The clinical and experimental findings have demonstrated a higher prevalence and occurrence of prostate cancer (PCa). Male populations with different ancestries—African, Asian, Hispanic, and European—had varying incidence and mortality rates, suggesting that genetics plays a part. On the other hand, disparities between patients of the same race and ethnicity residing in various nations raise the possibility that environmental factors are also at play. Depending on the nation, there are different rates of prostate cancer cases and mortality, which are determined by the accessibility and availability of diagnostic and healthcare facilities as well as by recommendations for prostate cancer testing.[4,5] Over 55% of all fatalities from prostate cancer happen beyond the age of 65. According to a comparison study by Sarabu et al. (2020), more end-stage renal disease (ESRD) patients had an advanced-stage prostate cancer diagnosis than those without ESRD. Studies have demonstrated that the occurrence and prevalence of prostate cancer among kidney recipients older than 50 has significantly increased over the past ten years (13% to 21%). The danger of developing prostate cancer has grown significantly due to its high incidence and mortality as more elderly patients receive kidney transplants and dialysis. Regular active treatment approaches for ESRD patients with prostate cancer, as well as concerns with prostate cancer-related prostate-specific antigen screening criteria, have also grown to be major points of contention.[9,10]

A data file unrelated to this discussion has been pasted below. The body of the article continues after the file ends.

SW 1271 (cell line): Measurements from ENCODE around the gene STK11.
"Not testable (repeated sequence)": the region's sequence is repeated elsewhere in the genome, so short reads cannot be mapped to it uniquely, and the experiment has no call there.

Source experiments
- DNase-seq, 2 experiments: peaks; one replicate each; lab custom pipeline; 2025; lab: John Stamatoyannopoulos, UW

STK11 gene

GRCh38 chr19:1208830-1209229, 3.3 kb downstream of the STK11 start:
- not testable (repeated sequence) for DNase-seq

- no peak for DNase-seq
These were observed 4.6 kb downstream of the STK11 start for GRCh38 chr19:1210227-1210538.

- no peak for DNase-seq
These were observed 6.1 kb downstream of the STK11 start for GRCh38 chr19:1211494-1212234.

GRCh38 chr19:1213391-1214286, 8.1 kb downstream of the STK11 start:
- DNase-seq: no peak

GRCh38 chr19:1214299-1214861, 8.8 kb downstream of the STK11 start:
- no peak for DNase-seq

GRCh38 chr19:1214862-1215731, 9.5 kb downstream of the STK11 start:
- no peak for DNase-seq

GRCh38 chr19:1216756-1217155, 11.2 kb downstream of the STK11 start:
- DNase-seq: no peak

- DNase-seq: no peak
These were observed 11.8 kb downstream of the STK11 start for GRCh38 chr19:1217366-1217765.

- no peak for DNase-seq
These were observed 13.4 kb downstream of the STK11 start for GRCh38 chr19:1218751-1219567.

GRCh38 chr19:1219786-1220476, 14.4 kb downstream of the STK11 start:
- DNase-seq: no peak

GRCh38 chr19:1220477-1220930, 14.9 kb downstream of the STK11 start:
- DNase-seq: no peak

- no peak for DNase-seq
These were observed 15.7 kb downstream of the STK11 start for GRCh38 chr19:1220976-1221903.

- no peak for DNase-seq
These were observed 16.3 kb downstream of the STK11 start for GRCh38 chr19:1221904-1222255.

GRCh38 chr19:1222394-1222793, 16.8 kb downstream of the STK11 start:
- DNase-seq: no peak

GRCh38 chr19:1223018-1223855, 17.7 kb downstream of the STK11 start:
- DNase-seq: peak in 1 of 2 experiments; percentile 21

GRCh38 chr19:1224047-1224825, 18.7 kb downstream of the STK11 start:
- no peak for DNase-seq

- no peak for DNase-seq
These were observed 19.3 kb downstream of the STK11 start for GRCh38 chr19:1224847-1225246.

Both PCa and CKD share similar risks. factors and both conditions may trigger CKD with higher severe pathophysiology along with side effects. On the other hand, CKD may also increase one’s PCa probability with higher incidence. Hence both ailments’ common risk factors, which are often toxins, the two diseases may be related. Cancer risk is increased in patients receiving renal replacement treatment for end-stage CKD who are receiving dialysis or transplants.[12,13] Few studies[14–16] reported on the likelihood of malignancy in CKD patients who were still in the early stages of the disease. Prior research found that patients with ESRD had an overall standardized incidence ratio for cancer risk that ranged from 0.9 to 1.5. Thyroid tumors, bladder, kidney, multiple myeloma, and virus-induced tumors were among the cancers for which ESRD patients had an increased risk.[17,18] The danger of prostate cancer being more common in people with chronic renal impairment is still mainly unknown. Kidney replacement considered as most promising approach to CKD management for people with chronic dialysis-dependent end-stage kidney disease. Furthermore, the frequent kidney replacement performed for chronic renal disorders brought on by diabetic nephropathy and atherosclerosis are improving patients’ short- and medium-term results. Since localized prostate cancers account for the majority of prostate cancers that arise after renal transplantation, recipient cases are subjected to a wide range of therapeutics and surgical interventions in accordance with recommended protocols because there do not appear to be any specific guidelines for treating localized prostate cancer.